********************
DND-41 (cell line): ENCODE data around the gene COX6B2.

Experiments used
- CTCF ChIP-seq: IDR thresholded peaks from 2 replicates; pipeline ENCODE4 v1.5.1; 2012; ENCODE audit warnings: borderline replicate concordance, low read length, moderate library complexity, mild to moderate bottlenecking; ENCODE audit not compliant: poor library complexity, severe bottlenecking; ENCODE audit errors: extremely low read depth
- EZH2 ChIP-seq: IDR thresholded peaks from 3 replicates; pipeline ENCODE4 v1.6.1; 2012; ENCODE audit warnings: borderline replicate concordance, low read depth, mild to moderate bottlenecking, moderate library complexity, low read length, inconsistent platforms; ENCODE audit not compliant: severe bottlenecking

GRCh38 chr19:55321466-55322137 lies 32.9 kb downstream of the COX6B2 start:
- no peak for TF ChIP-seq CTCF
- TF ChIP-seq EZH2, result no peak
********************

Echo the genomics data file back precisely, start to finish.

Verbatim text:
DND-41 (cell line): ENCODE data around the gene COX6B2.

Experiments used
- CTCF ChIP-seq: IDR thresholded peaks from 2 replicates; pipeline ENCODE4 v1.5.1; 2012; ENCODE audit warnings: borderline replicate concordance, low read length, moderate library complexity, mild to moderate bottlenecking; ENCODE audit not compliant: poor library complexity, severe bottlenecking; ENCODE audit errors: extremely low read depth
- EZH2 ChIP-seq: IDR thresholded peaks from 3 replicates; pipeline ENCODE4 v1.6.1; 2012; ENCODE audit warnings: borderline replicate concordance, low read depth, mild to moderate bottlenecking, moderate library complexity, low read length, inconsistent platforms; ENCODE audit not compliant: severe bottlenecking

GRCh38 chr19:55321466-55322137 lies 32.9 kb downstream of the COX6B2 start:
- no peak for TF ChIP-seq CTCF
- TF ChIP-seq EZH2, result no peak